The church at Renhold began life as a daughter church of Newnham Priory (which is now long gone). The first vicar is recorded as being appointed in 1229.
The earliest surviving parts of the church today are the nave and north aisle which date from the 14th Century. The west tower was added in the 15th Century and, as was often the case, everything was in a terrible condition by the mid-19th Century.
A report in the Northampton Mercury goes into some specific details about its dilapidations including describing the interior as ‘dirty and decayed’ and describing a bath which sat in the belfry which was used by parishioners during a cholera epidemic in 1849. Windows were blocked up and the only cushioned seat belonged to the Lay Rector.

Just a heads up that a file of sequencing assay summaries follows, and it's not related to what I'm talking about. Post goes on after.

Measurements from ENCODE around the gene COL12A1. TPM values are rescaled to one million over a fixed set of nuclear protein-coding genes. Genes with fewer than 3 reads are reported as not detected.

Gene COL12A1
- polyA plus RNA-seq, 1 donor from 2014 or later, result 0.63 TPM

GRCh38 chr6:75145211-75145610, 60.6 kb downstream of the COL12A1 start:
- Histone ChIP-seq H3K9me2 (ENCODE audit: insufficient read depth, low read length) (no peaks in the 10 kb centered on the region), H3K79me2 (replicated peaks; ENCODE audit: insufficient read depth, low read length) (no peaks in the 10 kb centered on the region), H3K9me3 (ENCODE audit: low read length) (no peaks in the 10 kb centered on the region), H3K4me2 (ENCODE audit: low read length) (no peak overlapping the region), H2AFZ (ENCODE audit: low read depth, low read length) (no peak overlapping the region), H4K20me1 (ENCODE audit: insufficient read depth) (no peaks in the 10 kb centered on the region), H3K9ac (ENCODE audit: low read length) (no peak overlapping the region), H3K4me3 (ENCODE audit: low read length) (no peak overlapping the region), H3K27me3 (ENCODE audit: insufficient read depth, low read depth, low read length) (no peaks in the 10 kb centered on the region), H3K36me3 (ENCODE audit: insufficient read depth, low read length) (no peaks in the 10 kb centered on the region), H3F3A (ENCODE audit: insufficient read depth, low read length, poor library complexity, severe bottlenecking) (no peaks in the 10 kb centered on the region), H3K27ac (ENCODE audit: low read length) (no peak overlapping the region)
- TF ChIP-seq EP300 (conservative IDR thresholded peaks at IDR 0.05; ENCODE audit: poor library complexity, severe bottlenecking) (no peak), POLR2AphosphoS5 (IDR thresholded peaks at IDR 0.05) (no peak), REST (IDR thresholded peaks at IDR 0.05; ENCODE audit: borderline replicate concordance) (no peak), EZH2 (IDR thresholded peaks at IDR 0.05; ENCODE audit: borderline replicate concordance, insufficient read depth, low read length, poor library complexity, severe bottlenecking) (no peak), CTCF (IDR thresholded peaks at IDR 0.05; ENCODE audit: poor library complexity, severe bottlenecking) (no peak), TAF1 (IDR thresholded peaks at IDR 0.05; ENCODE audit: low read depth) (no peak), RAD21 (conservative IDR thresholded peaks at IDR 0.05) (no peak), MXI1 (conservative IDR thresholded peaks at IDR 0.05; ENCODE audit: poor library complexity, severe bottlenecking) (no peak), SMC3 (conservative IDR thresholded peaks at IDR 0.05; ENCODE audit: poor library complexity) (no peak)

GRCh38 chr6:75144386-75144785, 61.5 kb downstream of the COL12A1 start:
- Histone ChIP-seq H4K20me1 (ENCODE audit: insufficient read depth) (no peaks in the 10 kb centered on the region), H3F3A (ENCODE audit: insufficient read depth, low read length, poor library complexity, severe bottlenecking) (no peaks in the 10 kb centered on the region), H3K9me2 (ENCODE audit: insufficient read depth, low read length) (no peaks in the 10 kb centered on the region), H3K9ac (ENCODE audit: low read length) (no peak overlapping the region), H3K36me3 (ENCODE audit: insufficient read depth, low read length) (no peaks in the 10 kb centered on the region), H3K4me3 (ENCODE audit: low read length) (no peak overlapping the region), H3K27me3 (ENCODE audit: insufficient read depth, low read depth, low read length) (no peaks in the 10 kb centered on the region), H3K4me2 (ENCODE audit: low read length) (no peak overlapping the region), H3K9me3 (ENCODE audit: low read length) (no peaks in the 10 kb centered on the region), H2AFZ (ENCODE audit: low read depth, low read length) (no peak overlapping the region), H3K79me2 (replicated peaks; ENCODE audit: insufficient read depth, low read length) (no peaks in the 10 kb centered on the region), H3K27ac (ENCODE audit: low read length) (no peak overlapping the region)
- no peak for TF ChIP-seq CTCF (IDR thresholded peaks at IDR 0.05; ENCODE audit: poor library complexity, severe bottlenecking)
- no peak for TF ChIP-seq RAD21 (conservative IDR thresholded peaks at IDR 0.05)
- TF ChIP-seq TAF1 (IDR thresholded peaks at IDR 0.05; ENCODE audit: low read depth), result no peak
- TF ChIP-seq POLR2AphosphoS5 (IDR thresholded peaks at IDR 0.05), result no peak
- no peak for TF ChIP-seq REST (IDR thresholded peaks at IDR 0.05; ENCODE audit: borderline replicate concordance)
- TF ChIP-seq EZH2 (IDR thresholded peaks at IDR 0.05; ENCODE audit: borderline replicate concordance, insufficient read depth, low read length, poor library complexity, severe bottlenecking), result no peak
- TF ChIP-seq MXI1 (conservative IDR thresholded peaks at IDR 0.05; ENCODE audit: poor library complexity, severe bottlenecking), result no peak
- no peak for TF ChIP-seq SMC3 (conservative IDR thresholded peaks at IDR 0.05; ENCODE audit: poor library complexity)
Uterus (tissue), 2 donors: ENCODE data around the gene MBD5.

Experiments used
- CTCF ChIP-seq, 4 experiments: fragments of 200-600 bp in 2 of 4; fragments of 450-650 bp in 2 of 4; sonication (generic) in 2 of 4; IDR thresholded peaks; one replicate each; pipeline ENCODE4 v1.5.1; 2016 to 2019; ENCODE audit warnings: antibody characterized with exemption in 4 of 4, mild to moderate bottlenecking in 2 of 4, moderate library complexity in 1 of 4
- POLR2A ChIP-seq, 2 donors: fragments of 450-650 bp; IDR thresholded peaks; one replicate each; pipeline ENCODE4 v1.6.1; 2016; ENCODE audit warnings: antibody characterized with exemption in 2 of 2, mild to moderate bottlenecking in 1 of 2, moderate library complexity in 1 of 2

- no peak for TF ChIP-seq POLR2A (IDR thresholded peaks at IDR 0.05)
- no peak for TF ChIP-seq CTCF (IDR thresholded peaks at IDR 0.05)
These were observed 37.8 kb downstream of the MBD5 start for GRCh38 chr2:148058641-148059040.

Renovation work started in 1862 under a local architect, James Horsford, and it continued until the church was re-opened in October 1863.
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